This post will be about issues brought up in Face the Facts on wednesday the 16th July.
The radio show was talking about the how parents of children with a chronic condition were feeling compelled to pay for treatment that might benefit their autistic children as that particular chronic condition, in their opinion was falling through the NHS’s net.
I appreciate there are a number of folk that say autism IS curable through dietary strategies (I’m hoping one of them will do a guest post on here in the future) but for the moment we’ll call cases of autism manageable at best. Parents feel they have no choice but to look for alternatives to the standard NHS care offered to them.
This is a copy of my letter to the face the facts show:
Hello, I have MS (another chronic condition that is chronically underfunded by the NHS).
An interesting report from the Commonwealth Fund came out a matter of weeks ago (on an earlier post ‘The NHS is Tiptop… and not‘). In it a US think tank (with an axe to grind about the US’s aversion to adopting universal healthcare perhaps?) released an analysis on the state of Western healthcare, the NHS came out on top with the US spending the most and coming in bottom on nearly all measurements. The UK was bottom of the list of ten for chronic conditions.
I have been taking hyperbaric O2 at my local MS Therapy Centre for the last three years, this sh*t works. I’m not cured but it helps bladder and fatigue issues and, as an added extra, a session in the tank lifts my mood (Look up effects of chronic, low level hypoxia).
It’s like the difference between going out on a blue sky day compared to a grey day – you can’t measure the difference but there is one. MS Therapy Centres might become another subject for John Waite’s Face the Facts?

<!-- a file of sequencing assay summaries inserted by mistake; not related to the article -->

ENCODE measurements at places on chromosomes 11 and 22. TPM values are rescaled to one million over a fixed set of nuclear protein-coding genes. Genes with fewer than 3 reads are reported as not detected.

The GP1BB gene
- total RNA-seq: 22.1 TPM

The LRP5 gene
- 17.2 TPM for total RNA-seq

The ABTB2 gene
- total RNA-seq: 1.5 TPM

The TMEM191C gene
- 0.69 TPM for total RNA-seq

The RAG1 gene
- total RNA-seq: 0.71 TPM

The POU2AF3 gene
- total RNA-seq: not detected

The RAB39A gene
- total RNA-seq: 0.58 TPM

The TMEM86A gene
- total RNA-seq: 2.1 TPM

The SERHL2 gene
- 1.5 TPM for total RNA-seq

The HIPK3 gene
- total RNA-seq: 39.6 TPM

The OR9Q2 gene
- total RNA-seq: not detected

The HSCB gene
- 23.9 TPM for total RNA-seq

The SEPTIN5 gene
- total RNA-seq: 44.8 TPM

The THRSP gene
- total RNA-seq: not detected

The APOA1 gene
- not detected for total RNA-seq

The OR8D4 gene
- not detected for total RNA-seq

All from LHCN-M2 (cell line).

If he’d like to look into a therapy that is providing benefits to a range of conditions including stroke I’d be happy to be a first point of contact as a trustee for my local centre. They can also be contacted centrally here.
We are a network of 50 or so independent charities around the country that were set up by people with MS for people with MS in the early 80s to initially provide this therapy in particular. Now many other therapies are available to more than just those with MS.
They set this up before the internet and JustGiving! that’s a story right there, isn’t it?
MS has a similar set of symptoms to stroke (stroke’s vascular aspect takes an acute form) while MS has been described as a slow motion stroke and shining a different type of light it has also been suggested we rebrand MS as a form of dementia (the brain atrophy we experience from early on in the disease process is the same brain shrinkage seen in the elderly)
I’ve been reading and trying lots over the past 20 years to try and reduce some of the symptoms of this condition. I think I’ve learnt what NOT to pay too much attention to but I’m always interested in hearing about more stuff.